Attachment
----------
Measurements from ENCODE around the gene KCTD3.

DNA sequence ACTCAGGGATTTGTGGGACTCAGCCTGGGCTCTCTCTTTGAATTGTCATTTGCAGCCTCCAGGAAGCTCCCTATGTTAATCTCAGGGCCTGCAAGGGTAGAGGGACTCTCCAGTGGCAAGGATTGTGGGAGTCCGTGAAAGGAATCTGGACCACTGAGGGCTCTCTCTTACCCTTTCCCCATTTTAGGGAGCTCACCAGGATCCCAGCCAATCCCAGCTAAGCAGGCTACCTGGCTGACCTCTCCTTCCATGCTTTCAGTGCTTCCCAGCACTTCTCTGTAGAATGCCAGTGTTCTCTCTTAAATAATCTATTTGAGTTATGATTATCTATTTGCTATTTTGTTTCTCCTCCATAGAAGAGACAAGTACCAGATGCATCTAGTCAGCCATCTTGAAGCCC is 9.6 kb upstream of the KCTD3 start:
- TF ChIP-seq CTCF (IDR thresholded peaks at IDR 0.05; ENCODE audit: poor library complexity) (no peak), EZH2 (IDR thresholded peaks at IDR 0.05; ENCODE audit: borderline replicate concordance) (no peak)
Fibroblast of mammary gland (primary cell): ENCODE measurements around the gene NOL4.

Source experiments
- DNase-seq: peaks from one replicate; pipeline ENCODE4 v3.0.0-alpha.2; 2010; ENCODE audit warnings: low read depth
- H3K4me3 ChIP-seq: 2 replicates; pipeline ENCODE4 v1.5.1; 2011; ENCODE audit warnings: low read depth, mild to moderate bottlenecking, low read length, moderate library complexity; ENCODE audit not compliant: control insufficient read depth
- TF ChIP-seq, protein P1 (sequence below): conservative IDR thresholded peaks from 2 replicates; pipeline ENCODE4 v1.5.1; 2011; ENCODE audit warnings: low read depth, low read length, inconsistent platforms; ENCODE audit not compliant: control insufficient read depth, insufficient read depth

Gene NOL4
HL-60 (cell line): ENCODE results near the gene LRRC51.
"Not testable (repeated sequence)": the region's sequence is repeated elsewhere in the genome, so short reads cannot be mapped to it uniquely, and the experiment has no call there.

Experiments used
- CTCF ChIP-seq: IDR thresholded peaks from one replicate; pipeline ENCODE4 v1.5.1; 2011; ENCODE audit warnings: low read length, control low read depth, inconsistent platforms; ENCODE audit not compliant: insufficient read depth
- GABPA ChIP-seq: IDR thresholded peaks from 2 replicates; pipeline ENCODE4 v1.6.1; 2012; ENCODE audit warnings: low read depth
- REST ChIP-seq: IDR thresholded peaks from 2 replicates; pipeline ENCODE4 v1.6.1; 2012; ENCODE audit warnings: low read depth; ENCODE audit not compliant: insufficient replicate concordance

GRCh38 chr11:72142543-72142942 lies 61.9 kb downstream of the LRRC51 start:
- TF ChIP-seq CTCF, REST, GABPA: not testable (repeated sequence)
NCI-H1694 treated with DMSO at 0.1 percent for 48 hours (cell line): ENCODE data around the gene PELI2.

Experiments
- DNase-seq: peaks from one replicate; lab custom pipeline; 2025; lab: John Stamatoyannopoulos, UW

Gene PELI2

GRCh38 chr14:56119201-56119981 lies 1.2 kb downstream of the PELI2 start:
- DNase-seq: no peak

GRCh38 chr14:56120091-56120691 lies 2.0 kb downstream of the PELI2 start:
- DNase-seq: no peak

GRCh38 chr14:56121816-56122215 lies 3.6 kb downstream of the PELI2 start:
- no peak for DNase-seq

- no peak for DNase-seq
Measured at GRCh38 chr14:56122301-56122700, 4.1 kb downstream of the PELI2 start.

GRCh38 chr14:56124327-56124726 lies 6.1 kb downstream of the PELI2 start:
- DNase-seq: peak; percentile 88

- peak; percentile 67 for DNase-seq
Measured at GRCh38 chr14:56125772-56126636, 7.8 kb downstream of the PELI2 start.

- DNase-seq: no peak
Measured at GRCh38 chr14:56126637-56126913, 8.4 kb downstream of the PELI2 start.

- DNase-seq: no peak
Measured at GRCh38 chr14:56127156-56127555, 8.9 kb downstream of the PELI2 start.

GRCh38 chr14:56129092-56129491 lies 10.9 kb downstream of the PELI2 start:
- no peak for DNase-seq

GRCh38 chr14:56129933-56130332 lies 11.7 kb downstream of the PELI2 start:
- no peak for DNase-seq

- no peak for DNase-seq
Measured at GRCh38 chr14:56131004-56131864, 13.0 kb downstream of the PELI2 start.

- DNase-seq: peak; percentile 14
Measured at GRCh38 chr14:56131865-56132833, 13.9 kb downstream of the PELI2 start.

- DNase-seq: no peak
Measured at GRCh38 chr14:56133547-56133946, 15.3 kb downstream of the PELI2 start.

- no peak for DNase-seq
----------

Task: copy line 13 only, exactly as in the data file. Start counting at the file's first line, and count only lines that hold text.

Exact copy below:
- CTCF ChIP-seq: IDR thresholded peaks from one replicate; pipeline ENCODE4 v1.5.1; 2011; ENCODE audit warnings: low read length, control low read depth, inconsistent platforms; ENCODE audit not compliant: insufficient read depth